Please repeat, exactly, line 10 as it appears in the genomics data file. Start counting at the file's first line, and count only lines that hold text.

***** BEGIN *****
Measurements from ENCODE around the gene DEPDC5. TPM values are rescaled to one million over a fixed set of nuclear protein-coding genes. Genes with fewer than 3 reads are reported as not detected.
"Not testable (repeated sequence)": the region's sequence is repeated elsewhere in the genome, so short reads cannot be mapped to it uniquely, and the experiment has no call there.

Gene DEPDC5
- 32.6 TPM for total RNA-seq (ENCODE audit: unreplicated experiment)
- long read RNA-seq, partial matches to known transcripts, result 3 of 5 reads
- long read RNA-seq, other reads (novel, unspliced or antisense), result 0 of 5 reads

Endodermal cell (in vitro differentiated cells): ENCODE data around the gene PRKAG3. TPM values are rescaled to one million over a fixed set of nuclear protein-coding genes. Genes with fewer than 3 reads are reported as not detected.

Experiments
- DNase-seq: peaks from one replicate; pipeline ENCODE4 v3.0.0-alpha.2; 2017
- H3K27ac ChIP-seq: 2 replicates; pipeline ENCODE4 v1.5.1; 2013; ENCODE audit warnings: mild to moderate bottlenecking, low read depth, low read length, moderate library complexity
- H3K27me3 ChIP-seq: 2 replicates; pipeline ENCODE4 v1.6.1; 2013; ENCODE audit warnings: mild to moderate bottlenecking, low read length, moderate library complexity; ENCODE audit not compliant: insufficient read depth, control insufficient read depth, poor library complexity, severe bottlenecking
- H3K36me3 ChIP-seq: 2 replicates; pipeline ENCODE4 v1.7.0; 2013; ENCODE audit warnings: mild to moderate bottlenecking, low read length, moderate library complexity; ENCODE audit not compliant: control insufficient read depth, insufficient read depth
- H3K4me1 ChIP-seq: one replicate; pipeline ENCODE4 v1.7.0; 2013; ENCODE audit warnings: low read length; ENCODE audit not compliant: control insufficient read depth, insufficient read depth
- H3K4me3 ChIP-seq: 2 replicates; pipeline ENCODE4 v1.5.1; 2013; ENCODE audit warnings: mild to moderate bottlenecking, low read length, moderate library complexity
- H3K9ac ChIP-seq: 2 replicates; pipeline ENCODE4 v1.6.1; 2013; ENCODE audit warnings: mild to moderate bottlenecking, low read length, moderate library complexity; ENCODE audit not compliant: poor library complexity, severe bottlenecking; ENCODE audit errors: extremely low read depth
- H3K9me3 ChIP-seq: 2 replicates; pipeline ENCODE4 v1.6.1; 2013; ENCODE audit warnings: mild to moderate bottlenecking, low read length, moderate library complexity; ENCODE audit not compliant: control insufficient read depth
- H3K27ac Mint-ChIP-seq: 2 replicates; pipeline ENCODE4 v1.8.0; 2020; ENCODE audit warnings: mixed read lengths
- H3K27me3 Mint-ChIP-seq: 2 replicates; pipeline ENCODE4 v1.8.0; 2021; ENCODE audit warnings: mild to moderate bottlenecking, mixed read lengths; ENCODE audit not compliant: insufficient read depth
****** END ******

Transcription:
- H3K27ac ChIP-seq: 2 replicates; pipeline ENCODE4 v1.5.1; 2013; ENCODE audit warnings: mild to moderate bottlenecking, low read depth, low read length, moderate library complexity